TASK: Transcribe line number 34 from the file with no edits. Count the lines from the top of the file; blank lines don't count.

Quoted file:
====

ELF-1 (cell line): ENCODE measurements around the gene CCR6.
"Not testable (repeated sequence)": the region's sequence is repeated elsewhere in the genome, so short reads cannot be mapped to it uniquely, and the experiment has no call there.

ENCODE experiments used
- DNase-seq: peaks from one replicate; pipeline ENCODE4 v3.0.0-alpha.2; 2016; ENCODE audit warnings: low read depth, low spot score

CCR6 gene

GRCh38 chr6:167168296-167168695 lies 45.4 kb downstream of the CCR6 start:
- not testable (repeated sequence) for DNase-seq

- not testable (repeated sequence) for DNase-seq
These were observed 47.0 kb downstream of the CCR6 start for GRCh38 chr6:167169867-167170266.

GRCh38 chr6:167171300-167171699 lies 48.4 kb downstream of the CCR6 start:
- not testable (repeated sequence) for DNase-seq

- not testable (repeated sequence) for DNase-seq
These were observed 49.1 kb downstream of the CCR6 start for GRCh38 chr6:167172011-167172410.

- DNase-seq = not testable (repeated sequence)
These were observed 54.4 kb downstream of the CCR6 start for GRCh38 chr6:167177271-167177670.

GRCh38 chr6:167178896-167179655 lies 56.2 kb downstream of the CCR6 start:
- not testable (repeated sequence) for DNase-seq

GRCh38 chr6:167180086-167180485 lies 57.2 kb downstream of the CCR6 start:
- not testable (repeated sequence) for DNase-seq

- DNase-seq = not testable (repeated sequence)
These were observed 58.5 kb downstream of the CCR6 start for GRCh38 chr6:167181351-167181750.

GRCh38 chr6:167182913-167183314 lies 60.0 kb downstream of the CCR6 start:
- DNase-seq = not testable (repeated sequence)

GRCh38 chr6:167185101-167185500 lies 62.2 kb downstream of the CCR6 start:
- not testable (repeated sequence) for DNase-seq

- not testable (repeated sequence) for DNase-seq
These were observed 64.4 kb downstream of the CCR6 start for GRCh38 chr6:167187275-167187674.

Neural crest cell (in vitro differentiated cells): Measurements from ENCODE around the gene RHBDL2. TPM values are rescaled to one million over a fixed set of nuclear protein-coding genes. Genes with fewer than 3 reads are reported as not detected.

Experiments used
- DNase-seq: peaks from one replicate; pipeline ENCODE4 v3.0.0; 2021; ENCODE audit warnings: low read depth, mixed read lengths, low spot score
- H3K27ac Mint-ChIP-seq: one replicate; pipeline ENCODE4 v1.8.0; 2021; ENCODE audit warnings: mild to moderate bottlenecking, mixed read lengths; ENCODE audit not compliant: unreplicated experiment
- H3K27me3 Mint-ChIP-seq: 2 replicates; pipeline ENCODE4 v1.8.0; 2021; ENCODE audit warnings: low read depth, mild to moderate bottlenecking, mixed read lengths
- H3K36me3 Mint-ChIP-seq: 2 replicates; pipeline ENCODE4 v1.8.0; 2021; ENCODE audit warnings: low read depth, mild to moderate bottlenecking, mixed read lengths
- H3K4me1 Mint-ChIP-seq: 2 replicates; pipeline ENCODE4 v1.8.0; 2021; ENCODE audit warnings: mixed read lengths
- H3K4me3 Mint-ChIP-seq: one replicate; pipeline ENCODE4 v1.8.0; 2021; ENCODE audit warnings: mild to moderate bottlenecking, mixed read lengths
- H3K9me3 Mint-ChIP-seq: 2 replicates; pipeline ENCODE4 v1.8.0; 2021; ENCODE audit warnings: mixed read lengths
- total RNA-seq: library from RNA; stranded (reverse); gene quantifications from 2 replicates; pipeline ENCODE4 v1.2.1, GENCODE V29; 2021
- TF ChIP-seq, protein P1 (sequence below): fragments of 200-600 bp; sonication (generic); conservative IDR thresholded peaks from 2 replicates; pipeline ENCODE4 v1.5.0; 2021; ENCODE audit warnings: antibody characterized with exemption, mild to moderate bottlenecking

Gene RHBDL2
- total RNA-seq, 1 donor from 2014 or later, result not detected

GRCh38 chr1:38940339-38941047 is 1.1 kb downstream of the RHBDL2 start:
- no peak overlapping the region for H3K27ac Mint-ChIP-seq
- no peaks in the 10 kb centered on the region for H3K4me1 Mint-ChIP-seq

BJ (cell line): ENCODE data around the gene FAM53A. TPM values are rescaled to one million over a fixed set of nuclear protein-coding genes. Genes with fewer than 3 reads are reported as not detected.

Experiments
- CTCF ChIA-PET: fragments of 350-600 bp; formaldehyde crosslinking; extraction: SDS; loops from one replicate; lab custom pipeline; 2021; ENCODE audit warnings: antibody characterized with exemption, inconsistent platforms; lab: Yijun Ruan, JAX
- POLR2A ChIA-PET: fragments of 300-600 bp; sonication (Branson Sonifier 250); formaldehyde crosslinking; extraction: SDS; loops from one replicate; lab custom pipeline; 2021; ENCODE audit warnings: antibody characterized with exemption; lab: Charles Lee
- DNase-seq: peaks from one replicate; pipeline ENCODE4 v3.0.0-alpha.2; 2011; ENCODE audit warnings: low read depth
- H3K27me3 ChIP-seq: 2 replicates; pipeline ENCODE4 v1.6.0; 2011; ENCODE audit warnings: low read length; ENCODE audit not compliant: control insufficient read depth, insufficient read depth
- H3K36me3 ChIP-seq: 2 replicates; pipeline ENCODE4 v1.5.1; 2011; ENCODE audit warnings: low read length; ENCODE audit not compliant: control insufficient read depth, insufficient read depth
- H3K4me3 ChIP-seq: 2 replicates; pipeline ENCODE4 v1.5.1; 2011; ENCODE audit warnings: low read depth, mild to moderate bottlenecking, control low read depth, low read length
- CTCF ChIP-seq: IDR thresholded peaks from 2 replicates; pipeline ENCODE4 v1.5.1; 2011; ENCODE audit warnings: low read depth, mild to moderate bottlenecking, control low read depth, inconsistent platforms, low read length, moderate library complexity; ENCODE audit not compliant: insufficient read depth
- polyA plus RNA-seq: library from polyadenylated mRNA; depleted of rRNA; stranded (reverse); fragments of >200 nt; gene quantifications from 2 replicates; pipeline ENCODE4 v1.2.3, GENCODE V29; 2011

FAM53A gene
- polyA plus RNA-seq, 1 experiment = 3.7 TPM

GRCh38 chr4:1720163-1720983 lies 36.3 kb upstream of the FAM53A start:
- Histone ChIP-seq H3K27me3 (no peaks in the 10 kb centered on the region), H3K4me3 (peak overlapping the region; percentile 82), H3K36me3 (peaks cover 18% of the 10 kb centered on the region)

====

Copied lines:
- H3K4me1 Mint-ChIP-seq: 2 replicates; pipeline ENCODE4 v1.8.0; 2021; ENCODE audit warnings: mixed read lengths